Machiavelli Management Style: Model for Modern Business Leadership & Lessons of 16th Century Power Politics…

“The first opinion which one forms of a prince (CEO in this context) is by observing the men he has around him; and when they show that they are capable and faithful, then he (CEO) will be considered wise”. ~Machiavelli.

Similarly the selection of employees in the modern organization is critical, as they are the most valuable assets of the organization. Machiavelli proposed hiring; “those who believe in the grandness of the task and greatness of the leader rather than who are simply driven by other factors like money and reputation”….“people looking for money and reputation will leave the moment they will get it better somewhere else”…

His name evokes corruption, reeks of manipulation, and oozes with betrayal. And although Niccol Machiavelli did espouse trickery as a means to maintain power, his name has been unfairly reviled by history. He was no less a master of diplomacy and good leadership, and there’s much to learn from his writings. Machiavelli sees the successful CEO as one who seeks “fame for being great and excellent”.  He does this by managing well. Managing well means two things: the prosperity of the company and its employees, and the creation of company policies that transcend the CEO’s term, securing the survival and success of the company for generations to come…”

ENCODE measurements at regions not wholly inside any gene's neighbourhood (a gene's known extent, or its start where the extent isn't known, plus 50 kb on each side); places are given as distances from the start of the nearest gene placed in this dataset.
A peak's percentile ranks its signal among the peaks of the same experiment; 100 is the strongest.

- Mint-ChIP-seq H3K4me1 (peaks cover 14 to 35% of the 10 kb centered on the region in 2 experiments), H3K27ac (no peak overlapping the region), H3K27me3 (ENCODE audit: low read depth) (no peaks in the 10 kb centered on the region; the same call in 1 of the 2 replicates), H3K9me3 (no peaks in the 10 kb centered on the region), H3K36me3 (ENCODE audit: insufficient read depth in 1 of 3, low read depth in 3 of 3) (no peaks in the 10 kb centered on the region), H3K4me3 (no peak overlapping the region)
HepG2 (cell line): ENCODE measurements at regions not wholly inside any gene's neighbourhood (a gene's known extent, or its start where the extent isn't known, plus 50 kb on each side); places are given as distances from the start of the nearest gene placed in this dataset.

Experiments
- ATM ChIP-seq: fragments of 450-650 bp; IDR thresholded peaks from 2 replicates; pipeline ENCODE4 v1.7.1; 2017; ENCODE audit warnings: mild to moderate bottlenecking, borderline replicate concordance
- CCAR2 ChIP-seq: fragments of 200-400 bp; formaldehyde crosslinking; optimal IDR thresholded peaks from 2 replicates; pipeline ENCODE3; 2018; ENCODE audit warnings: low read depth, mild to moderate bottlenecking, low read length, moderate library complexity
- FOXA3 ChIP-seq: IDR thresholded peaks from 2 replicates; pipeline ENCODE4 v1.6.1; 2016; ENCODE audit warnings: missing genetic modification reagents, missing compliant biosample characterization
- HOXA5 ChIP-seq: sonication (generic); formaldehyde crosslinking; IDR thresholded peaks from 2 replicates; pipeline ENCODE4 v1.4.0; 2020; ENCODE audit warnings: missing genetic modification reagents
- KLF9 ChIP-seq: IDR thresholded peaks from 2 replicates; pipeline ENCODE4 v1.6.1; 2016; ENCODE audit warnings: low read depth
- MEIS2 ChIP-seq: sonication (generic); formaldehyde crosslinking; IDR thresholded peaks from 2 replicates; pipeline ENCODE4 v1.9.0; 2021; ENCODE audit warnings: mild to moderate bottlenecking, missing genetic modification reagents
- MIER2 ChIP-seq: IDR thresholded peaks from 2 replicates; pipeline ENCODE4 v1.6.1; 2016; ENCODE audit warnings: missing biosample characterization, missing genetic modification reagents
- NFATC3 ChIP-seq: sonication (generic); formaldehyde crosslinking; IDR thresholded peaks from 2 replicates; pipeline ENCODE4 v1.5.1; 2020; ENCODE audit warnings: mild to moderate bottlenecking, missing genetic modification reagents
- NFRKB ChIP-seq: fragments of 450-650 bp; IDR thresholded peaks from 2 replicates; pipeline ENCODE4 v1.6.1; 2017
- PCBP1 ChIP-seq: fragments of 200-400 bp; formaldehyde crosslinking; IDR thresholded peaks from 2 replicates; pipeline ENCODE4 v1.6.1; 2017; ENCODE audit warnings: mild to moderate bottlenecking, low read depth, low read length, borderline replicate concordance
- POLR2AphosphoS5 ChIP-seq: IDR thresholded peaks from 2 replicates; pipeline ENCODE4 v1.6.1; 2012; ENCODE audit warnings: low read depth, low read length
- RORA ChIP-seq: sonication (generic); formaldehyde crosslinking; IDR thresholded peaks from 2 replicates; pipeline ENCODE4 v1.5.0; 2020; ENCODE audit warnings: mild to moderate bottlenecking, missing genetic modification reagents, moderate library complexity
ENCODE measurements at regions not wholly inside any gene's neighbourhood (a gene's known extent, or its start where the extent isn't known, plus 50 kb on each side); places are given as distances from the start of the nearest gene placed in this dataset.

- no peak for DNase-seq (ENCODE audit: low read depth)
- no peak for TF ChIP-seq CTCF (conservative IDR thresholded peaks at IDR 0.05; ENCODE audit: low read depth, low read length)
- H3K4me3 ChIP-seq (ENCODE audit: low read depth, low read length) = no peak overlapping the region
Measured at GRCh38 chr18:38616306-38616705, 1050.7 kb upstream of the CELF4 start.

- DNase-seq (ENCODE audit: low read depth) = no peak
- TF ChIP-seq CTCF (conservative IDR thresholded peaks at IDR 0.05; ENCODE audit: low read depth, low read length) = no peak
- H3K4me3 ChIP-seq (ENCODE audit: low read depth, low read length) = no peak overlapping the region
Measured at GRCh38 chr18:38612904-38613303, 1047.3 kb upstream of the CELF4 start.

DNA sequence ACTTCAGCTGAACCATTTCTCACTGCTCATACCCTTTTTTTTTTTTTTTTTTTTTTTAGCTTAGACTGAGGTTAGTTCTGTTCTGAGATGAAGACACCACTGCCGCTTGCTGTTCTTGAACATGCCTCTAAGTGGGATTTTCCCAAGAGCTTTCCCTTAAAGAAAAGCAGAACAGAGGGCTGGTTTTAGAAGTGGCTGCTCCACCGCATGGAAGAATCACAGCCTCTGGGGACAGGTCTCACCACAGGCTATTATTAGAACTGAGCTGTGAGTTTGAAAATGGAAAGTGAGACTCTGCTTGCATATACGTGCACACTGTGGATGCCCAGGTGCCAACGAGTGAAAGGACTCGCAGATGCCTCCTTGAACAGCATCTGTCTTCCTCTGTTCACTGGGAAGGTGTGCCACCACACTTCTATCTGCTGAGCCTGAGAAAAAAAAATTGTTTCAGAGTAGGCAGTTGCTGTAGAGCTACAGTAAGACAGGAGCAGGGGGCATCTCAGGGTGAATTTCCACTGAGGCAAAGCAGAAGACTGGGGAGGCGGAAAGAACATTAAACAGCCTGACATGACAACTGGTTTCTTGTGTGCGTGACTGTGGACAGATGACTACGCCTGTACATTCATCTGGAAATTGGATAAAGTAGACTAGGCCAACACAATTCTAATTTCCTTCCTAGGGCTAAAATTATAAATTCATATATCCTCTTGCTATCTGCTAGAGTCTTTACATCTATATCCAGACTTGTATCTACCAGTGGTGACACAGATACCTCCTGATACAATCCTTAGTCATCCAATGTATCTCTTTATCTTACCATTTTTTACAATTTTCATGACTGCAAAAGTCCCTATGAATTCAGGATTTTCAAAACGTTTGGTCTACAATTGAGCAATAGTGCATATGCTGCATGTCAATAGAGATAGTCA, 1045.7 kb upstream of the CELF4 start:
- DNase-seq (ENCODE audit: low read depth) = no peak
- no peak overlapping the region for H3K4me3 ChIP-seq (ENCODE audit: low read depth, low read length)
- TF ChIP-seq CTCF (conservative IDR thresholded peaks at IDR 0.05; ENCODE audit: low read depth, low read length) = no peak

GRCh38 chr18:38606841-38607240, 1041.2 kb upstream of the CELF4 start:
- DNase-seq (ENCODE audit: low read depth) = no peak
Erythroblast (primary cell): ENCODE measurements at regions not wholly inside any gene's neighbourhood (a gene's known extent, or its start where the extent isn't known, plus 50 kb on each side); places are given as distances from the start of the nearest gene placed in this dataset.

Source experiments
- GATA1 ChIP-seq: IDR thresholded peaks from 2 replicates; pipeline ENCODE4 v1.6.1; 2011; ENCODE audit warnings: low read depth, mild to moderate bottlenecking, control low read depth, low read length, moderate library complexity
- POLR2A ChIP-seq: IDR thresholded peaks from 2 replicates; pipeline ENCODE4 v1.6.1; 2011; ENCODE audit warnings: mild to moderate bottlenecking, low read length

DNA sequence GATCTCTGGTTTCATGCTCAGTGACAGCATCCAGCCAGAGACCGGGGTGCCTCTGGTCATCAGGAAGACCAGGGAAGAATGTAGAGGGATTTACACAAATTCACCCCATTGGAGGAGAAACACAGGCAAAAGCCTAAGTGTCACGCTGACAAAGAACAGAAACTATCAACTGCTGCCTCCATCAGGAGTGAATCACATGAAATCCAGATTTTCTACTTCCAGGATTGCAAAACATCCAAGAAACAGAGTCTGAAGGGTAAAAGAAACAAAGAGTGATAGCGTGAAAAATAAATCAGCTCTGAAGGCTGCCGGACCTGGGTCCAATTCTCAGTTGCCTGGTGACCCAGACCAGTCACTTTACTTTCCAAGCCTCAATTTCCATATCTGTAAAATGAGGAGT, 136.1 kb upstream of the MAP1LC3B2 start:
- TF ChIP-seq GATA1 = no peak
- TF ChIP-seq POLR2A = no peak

In the article “Machiavelli & Modern Business: Realist Thought in Contemporary Corporate Leadership Manuals” by Peter J. Galie and Christopher Bopst write: Machiavelli’s book the ‘The Prince’ has become one of the best known, if not the most influential essay in the history of political philosophy. Since that time, Machiavelli has never gone out of fashion; no doubt because ‘power’ has never gone out of fashion. His teachings seem as relevant today as they were a half-millennium ago…

In bookTennis by Machiavelli by Simon Ramo applies Machiavellian maxims to competitive sports. An advertisement in the New York Times touted the book as follows: “Wily tactics for beating faster and stronger opponents at doubles …. to get the winning edge.” Perhaps no work captures the point more effectively then unpublished dissertation entitled ‘Machiavellianism Among Hotel Employees’, a work that manages to connect Machiavellian ‘realpolitik’ to chambermaids and concierges.